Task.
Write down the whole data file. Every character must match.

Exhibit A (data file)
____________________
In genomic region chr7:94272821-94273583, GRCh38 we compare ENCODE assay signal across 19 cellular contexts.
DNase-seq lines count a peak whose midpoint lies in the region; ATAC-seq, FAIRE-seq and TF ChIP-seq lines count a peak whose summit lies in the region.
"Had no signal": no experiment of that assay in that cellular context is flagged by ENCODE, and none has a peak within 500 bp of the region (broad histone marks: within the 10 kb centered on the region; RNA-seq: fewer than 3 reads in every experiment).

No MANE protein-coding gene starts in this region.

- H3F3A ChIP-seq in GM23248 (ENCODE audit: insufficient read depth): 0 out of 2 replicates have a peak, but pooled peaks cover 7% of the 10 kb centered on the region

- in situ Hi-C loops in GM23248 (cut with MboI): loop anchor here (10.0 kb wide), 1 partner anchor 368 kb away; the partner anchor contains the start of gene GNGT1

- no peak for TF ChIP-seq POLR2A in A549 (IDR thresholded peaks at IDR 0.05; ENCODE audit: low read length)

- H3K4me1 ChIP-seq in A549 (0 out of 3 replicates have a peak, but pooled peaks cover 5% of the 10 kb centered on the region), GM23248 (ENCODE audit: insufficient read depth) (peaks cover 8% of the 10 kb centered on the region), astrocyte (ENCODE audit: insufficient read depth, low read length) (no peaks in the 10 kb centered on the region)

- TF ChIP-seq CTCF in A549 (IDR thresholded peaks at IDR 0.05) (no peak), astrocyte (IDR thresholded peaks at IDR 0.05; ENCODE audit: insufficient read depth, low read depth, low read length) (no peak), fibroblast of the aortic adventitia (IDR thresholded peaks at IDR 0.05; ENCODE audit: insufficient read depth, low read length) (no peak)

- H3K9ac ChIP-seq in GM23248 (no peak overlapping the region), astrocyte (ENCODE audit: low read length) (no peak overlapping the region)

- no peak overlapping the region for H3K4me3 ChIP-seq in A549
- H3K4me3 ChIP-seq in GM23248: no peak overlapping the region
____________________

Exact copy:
In genomic region chr7:94272821-94273583, GRCh38 we compare ENCODE assay signal across 19 cellular contexts.
DNase-seq lines count a peak whose midpoint lies in the region; ATAC-seq, FAIRE-seq and TF ChIP-seq lines count a peak whose summit lies in the region.
"Had no signal": no experiment of that assay in that cellular context is flagged by ENCODE, and none has a peak within 500 bp of the region (broad histone marks: within the 10 kb centered on the region; RNA-seq: fewer than 3 reads in every experiment).

No MANE protein-coding gene starts in this region.

- H3F3A ChIP-seq in GM23248 (ENCODE audit: insufficient read depth): 0 out of 2 replicates have a peak, but pooled peaks cover 7% of the 10 kb centered on the region

- in situ Hi-C loops in GM23248 (cut with MboI): loop anchor here (10.0 kb wide), 1 partner anchor 368 kb away; the partner anchor contains the start of gene GNGT1

- no peak for TF ChIP-seq POLR2A in A549 (IDR thresholded peaks at IDR 0.05; ENCODE audit: low read length)

- H3K4me1 ChIP-seq in A549 (0 out of 3 replicates have a peak, but pooled peaks cover 5% of the 10 kb centered on the region), GM23248 (ENCODE audit: insufficient read depth) (peaks cover 8% of the 10 kb centered on the region), astrocyte (ENCODE audit: insufficient read depth, low read length) (no peaks in the 10 kb centered on the region)

- TF ChIP-seq CTCF in A549 (IDR thresholded peaks at IDR 0.05) (no peak), astrocyte (IDR thresholded peaks at IDR 0.05; ENCODE audit: insufficient read depth, low read depth, low read length) (no peak), fibroblast of the aortic adventitia (IDR thresholded peaks at IDR 0.05; ENCODE audit: insufficient read depth, low read length) (no peak)

- H3K9ac ChIP-seq in GM23248 (no peak overlapping the region), astrocyte (ENCODE audit: low read length) (no peak overlapping the region)

- no peak overlapping the region for H3K4me3 ChIP-seq in A549
- H3K4me3 ChIP-seq in GM23248: no peak overlapping the region